So, when I first started to play Dead Space (2023), I was so amazed at how awesome the graphics looked on my PlayStation 5. Everything was so much more realistic, the lighting was amazing (for reference, I play on a LG OLED television, so that helps enhance the lighting) and they definitely fleshed out the relationship between Isaac and Nicole from the beginning. They also provided some history about Isaac and we learned that his mother was a Unitologist, which was an interesting twist on the story and partially explained why he could be so connected to the Marker from the start.

Lighting and Sound:

So, how does the game look? Well, the lighting is beautiful. There are stark differences between light and dark spaces that add tension and make the adventure incredibly realistic. The sound added to the game enhances the whole experience, so having surround sound is a huge bonus if you want an immersive experience (but trust me, you will probably shit your pants if you try surround sound out).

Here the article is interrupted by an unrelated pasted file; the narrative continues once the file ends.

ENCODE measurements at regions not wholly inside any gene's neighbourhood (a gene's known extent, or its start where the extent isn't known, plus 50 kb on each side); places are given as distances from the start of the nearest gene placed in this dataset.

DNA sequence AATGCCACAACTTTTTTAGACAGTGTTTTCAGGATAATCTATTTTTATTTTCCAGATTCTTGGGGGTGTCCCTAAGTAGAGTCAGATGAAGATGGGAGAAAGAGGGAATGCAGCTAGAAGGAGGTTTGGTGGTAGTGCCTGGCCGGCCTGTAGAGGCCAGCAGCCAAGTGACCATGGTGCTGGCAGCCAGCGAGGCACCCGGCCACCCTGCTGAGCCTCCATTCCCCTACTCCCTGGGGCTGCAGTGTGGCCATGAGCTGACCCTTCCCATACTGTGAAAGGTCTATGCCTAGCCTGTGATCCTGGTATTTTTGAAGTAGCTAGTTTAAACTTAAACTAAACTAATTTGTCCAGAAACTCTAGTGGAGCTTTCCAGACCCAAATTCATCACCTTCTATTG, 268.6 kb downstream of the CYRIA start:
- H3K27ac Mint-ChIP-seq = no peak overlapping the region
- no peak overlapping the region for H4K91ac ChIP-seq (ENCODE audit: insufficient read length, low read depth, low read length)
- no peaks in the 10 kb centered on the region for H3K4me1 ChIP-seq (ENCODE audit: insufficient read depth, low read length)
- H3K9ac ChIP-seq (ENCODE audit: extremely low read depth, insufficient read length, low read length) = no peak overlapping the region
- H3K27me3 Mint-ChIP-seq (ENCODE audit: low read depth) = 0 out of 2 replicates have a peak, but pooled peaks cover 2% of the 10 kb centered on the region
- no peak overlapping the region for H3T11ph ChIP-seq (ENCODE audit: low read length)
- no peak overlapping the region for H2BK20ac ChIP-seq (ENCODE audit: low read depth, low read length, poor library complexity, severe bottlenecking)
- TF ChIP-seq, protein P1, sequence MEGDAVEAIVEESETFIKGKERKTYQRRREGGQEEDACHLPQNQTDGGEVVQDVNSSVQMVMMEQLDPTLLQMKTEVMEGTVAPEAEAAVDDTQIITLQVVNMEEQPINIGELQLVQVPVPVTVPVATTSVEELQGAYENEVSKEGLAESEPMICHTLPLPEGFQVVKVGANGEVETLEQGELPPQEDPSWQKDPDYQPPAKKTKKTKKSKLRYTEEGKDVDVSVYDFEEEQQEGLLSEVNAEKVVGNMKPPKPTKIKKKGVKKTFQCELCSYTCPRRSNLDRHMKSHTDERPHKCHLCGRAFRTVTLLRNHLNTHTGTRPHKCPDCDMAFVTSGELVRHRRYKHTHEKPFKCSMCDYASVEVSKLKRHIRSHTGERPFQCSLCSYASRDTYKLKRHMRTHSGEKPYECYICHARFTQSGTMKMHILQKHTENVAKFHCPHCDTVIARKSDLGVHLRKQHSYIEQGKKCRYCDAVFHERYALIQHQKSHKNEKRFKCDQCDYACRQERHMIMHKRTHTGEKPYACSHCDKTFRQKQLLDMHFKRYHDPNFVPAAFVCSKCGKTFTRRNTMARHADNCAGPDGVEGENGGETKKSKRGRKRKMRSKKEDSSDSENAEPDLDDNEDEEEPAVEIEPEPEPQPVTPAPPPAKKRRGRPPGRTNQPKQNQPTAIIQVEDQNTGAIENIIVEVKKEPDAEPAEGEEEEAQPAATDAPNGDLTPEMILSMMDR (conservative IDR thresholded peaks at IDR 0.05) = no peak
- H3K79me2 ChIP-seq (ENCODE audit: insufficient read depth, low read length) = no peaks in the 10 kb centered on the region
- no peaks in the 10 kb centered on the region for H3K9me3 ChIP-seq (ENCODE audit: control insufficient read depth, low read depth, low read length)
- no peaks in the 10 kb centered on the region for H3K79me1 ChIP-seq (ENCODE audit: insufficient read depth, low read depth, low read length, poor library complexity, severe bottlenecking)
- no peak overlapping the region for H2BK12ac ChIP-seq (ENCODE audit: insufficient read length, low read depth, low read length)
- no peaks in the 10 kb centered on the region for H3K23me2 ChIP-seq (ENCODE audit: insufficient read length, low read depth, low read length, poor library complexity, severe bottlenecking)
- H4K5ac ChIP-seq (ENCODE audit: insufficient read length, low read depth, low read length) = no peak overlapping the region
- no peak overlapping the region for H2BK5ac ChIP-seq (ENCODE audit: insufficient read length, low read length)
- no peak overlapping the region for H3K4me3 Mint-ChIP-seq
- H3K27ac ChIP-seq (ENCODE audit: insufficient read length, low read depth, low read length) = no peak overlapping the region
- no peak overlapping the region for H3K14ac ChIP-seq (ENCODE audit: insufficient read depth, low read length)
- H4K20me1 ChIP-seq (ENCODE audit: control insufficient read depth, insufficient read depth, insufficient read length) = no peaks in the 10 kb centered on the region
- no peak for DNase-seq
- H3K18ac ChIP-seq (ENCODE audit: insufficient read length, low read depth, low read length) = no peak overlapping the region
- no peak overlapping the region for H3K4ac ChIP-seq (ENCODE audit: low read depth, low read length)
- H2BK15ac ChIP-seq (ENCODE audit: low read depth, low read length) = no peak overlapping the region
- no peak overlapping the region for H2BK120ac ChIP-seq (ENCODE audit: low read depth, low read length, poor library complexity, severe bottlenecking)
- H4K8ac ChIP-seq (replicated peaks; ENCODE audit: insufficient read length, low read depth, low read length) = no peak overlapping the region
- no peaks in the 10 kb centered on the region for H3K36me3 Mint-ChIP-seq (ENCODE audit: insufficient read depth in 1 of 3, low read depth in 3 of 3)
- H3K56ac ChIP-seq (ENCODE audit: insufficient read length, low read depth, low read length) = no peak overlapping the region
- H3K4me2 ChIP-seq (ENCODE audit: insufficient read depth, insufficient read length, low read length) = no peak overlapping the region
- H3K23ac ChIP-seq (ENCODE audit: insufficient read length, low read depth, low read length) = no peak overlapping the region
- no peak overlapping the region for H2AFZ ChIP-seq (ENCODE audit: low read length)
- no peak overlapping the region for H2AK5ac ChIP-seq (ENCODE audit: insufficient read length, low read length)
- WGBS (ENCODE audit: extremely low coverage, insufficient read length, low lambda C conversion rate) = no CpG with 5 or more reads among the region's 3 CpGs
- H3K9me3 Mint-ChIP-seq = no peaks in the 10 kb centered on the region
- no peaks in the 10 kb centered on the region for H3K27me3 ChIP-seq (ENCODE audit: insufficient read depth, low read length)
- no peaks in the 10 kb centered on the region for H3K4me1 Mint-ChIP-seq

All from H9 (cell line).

Necromorphs/Other Gross Shit:

When I first encountered the necromorphs, they weren't exactly scarier than the first and second games, but they were just more enhanced. I could see way more detail than I wanted to see and yes, it was totally gross. Another thing they added was the organic material that grows all over the ISG Ishimura was way grosser, way more enhanced, making me gag at times.

If you have ever played Half-Life Alyx (2020) and you have to walk through the nasty shit growing on the walls, it's kind of like that. Or maybe you've played Resident Evil: Village (2021)? You know how you have to walk through and destroy some pulsating muck that Salvatore Moreau puts up on the walls? It's like that too, but way more gross and disturbing.

The Story & How I Felt:

* Spoilers for Dead Space (2008) and Dead Space (2023) ahead